shai l (nl) wrote: I can't believe 2 hours of my life are gone just like that.This is one crappy flavoured chocolate.
DJ P (it) wrote: I put half-and-half in my popcorn watching this.
Nicole M (ca) wrote: One of my all time favorites
THOMAS S (au) wrote: Well with this film it had some decent acting but that was about it. The plot was just awful I can see why it only took a few years to remake it into something much better...
Chris W (us) wrote: In 1996, Woody Allen decided to write and direct his first musical comedy, which happens to be this overwhelmingly charming piece of work.Set across New York, Paris, and Venice, this is a look at a large group of comfortably well off people and their various romantic endeavors, both successful and otherwise. Taking a different approach compared to a lot of musicals, Allen decided to take the approach of common people just randomly breaking into song and (sometimes) dance numbers. As a result, most of the cast do their own singing, with the exception being Drew Barrymore who convinced Allen she had no musical ability whatsoever. Apparently Goldie Hawn may have been dubbed as well, supposedly because Allen told her that her singing was too good, and she should sing worse, as she sounded too good to seem like like a regular person breaking into song. Having some musical training myself, I must say, the cast do a good job. Alan Alda and Edward Norton are pretty terrific, Tim Roth is surprisingly decent, and everyone else proves moderately passable at the very least. And there is a star studded cast here. Aisde from who I've already mentioned, there's also Woody himself, Natasha Lyonne, Julia Roberts, Gaby Hoffmann, Natalie Portman, lukas Haas, and, very briefly, Liv Tyler and Billy Crudup. If there's anyone I missed, I'm sorry.The performances in general are fine, pretty much what you'd expect from this kind of thing. The story and style are typical of Woody, but, having it be a musical elevates the proceedings.The song and dance numbers are well staged and executed, especially the final dance, and, in general, this is a very funny, fun, and charming film that is really kinda hard to dislike. In the grand scheme of things, this isn't, by and large, a standout entry of Woody's filmography, but there's just something about it that I found to be really irresistible, so yeah, give it a watch.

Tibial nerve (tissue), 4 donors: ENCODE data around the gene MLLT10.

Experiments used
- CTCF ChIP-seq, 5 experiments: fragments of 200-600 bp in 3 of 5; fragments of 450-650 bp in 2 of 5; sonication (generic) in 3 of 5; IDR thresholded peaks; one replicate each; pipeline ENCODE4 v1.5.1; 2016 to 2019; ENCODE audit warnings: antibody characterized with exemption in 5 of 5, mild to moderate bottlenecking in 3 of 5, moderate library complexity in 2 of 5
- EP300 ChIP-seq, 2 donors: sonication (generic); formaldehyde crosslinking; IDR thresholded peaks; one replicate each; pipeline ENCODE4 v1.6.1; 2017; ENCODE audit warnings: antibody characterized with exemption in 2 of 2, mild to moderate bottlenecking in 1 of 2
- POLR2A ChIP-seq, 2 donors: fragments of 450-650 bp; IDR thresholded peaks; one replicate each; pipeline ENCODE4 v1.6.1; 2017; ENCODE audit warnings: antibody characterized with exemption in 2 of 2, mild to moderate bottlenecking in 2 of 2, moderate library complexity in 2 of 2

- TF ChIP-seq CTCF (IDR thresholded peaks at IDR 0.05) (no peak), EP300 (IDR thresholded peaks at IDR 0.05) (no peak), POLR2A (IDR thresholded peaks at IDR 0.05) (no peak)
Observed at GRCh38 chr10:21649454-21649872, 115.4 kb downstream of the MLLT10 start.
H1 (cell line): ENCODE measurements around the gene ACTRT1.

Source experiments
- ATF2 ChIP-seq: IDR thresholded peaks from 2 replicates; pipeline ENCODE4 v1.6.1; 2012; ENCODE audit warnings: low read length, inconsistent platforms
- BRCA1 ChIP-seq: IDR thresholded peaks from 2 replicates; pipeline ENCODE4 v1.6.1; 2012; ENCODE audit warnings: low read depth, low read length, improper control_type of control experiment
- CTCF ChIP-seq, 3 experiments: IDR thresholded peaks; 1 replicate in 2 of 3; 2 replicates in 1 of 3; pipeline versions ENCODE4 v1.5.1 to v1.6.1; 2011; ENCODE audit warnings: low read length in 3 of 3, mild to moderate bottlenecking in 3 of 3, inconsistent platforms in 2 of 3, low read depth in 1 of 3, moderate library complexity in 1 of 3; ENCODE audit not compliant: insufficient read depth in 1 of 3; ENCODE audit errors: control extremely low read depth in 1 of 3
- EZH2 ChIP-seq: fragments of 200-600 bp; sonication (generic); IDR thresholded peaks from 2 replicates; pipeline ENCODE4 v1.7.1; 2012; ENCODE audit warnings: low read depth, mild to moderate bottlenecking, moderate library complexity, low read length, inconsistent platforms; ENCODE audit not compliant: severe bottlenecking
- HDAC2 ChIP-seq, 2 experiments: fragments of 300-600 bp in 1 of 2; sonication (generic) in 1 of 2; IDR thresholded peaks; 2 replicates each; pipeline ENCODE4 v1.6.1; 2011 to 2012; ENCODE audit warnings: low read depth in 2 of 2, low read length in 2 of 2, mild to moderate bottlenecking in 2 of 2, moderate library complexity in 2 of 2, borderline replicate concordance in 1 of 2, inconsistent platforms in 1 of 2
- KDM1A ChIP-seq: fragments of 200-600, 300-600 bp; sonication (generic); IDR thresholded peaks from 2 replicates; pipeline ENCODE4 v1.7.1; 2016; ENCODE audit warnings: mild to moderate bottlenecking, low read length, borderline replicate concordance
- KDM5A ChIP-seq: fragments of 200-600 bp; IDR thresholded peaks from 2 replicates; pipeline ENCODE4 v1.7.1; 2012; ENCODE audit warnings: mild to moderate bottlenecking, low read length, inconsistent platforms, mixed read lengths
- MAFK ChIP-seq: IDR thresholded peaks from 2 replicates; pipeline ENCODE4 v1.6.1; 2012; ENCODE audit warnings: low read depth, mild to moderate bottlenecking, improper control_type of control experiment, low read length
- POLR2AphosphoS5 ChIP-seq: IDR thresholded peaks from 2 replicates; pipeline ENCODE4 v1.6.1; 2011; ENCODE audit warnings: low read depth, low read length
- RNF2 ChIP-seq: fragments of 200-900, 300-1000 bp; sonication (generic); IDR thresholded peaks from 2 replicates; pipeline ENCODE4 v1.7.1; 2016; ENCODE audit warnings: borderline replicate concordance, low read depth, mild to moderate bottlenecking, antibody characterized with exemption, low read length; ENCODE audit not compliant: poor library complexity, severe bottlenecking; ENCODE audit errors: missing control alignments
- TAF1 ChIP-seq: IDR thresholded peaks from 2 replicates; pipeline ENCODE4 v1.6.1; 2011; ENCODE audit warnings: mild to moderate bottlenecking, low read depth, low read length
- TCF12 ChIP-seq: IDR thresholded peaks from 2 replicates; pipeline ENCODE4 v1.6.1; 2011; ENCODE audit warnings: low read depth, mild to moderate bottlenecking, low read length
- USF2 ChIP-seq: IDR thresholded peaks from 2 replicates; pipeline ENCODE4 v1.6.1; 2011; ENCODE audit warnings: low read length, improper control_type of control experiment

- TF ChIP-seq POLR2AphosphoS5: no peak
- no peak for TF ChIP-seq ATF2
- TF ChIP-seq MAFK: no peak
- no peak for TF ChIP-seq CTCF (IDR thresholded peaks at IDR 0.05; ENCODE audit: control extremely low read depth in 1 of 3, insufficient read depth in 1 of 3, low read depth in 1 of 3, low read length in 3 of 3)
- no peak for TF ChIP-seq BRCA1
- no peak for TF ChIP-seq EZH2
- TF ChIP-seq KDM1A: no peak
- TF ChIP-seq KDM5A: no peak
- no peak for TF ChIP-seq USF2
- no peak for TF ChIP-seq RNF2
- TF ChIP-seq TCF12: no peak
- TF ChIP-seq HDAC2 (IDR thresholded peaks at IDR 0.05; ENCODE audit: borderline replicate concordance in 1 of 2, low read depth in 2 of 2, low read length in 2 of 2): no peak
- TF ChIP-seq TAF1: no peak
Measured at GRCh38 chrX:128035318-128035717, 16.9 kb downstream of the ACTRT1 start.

Michael T (br) wrote: As is usual with horror anthologies like this one, there are more misses than hits.